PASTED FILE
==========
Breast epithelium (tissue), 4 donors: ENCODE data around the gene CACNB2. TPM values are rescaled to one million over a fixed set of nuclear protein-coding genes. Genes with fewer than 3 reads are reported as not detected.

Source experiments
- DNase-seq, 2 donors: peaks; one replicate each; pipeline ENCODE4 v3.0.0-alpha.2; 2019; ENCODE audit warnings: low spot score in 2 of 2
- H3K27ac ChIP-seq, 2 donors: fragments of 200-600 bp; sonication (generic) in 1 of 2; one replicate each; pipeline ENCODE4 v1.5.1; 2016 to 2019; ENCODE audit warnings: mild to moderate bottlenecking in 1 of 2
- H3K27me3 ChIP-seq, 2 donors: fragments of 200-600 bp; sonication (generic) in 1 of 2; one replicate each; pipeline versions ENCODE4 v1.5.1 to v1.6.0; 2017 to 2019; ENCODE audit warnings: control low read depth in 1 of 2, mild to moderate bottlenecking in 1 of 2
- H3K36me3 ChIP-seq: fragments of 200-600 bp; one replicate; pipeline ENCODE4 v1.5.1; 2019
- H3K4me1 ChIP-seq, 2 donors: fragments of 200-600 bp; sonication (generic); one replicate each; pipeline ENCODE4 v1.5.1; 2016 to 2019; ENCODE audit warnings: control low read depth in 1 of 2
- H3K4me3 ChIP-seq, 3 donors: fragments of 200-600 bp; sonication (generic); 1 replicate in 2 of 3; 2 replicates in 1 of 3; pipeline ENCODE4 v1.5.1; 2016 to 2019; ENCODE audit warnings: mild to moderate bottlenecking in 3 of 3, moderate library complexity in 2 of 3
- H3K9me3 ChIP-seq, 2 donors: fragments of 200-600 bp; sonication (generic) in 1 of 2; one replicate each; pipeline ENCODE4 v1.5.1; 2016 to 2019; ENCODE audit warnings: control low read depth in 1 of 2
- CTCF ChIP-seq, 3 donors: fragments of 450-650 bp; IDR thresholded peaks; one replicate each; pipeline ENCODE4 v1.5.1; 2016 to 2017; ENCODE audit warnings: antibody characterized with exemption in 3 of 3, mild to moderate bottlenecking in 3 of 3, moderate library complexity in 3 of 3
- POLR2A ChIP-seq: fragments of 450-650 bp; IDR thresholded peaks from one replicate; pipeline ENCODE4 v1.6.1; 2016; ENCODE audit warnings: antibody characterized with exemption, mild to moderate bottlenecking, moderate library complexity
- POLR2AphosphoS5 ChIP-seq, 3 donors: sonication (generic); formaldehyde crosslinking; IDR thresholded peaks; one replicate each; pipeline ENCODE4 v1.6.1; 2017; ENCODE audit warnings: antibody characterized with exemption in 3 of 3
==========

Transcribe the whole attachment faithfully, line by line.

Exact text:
Breast epithelium (tissue), 4 donors: ENCODE data around the gene CACNB2. TPM values are rescaled to one million over a fixed set of nuclear protein-coding genes. Genes with fewer than 3 reads are reported as not detected.

Source experiments
- DNase-seq, 2 donors: peaks; one replicate each; pipeline ENCODE4 v3.0.0-alpha.2; 2019; ENCODE audit warnings: low spot score in 2 of 2
- H3K27ac ChIP-seq, 2 donors: fragments of 200-600 bp; sonication (generic) in 1 of 2; one replicate each; pipeline ENCODE4 v1.5.1; 2016 to 2019; ENCODE audit warnings: mild to moderate bottlenecking in 1 of 2
- H3K27me3 ChIP-seq, 2 donors: fragments of 200-600 bp; sonication (generic) in 1 of 2; one replicate each; pipeline versions ENCODE4 v1.5.1 to v1.6.0; 2017 to 2019; ENCODE audit warnings: control low read depth in 1 of 2, mild to moderate bottlenecking in 1 of 2
- H3K36me3 ChIP-seq: fragments of 200-600 bp; one replicate; pipeline ENCODE4 v1.5.1; 2019
- H3K4me1 ChIP-seq, 2 donors: fragments of 200-600 bp; sonication (generic); one replicate each; pipeline ENCODE4 v1.5.1; 2016 to 2019; ENCODE audit warnings: control low read depth in 1 of 2
- H3K4me3 ChIP-seq, 3 donors: fragments of 200-600 bp; sonication (generic); 1 replicate in 2 of 3; 2 replicates in 1 of 3; pipeline ENCODE4 v1.5.1; 2016 to 2019; ENCODE audit warnings: mild to moderate bottlenecking in 3 of 3, moderate library complexity in 2 of 3
- H3K9me3 ChIP-seq, 2 donors: fragments of 200-600 bp; sonication (generic) in 1 of 2; one replicate each; pipeline ENCODE4 v1.5.1; 2016 to 2019; ENCODE audit warnings: control low read depth in 1 of 2
- CTCF ChIP-seq, 3 donors: fragments of 450-650 bp; IDR thresholded peaks; one replicate each; pipeline ENCODE4 v1.5.1; 2016 to 2017; ENCODE audit warnings: antibody characterized with exemption in 3 of 3, mild to moderate bottlenecking in 3 of 3, moderate library complexity in 3 of 3
- POLR2A ChIP-seq: fragments of 450-650 bp; IDR thresholded peaks from one replicate; pipeline ENCODE4 v1.6.1; 2016; ENCODE audit warnings: antibody characterized with exemption, mild to moderate bottlenecking, moderate library complexity
- POLR2AphosphoS5 ChIP-seq, 3 donors: sonication (generic); formaldehyde crosslinking; IDR thresholded peaks; one replicate each; pipeline ENCODE4 v1.6.1; 2017; ENCODE audit warnings: antibody characterized with exemption in 3 of 3